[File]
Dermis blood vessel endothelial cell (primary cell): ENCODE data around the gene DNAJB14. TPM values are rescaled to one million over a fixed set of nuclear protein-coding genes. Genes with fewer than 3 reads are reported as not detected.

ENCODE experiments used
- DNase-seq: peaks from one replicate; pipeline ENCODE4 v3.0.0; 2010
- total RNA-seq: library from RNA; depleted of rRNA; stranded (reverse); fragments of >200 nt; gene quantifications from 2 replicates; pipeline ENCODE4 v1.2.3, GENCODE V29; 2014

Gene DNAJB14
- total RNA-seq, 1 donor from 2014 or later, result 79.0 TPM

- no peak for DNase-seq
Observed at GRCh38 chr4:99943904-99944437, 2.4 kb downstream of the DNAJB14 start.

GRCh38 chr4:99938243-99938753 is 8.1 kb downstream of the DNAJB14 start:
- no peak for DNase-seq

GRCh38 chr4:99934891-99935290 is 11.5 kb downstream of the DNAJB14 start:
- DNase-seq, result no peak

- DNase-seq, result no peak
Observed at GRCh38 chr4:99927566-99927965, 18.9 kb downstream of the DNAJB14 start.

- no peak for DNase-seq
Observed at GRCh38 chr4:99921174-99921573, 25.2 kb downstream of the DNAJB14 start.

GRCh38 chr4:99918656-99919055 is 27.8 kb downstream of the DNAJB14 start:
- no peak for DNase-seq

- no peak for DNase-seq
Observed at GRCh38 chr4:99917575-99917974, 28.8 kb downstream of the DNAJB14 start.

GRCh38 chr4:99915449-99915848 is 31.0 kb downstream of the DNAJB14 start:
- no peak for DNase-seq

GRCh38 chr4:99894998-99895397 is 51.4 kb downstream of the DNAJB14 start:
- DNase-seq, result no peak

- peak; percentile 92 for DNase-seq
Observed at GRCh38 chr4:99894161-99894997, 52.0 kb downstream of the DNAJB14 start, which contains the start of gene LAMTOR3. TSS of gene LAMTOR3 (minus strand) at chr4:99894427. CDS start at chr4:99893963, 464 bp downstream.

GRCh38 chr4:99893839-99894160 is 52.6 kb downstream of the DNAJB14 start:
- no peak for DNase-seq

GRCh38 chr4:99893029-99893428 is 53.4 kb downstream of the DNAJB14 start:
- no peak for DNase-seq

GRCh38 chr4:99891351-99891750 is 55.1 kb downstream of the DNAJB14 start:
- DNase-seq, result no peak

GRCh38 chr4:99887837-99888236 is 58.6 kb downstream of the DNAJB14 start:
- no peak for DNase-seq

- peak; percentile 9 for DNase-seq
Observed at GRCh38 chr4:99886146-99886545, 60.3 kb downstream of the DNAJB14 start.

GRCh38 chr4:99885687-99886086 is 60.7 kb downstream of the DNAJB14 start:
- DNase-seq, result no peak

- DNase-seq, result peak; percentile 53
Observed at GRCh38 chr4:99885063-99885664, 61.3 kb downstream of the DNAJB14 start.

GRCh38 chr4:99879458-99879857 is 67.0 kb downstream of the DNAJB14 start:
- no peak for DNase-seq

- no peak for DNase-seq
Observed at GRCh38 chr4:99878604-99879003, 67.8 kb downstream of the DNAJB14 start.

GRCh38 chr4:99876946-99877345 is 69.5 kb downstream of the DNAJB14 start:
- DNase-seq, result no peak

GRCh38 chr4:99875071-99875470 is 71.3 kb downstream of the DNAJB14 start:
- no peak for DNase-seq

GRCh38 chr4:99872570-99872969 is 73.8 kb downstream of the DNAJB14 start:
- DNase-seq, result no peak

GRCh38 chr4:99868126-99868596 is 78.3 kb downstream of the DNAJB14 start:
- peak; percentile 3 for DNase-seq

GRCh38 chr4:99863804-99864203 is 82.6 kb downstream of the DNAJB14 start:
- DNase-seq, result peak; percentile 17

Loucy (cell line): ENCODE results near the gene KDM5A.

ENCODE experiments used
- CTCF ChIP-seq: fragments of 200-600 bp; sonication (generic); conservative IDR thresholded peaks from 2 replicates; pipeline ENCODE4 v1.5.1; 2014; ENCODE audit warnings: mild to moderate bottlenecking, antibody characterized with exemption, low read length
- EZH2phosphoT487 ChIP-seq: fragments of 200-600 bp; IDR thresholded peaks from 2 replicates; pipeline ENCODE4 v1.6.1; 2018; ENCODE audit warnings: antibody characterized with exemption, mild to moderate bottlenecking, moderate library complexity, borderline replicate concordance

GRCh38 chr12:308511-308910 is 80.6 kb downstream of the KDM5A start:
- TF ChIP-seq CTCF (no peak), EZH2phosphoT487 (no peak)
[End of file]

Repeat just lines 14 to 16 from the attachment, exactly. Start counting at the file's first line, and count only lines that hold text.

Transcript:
Observed at GRCh38 chr4:99927566-99927965, 18.9 kb downstream of the DNAJB14 start.

- no peak for DNase-seq
Observed at GRCh38 chr4:99921174-99921573, 25.2 kb downstream of the DNAJB14 start.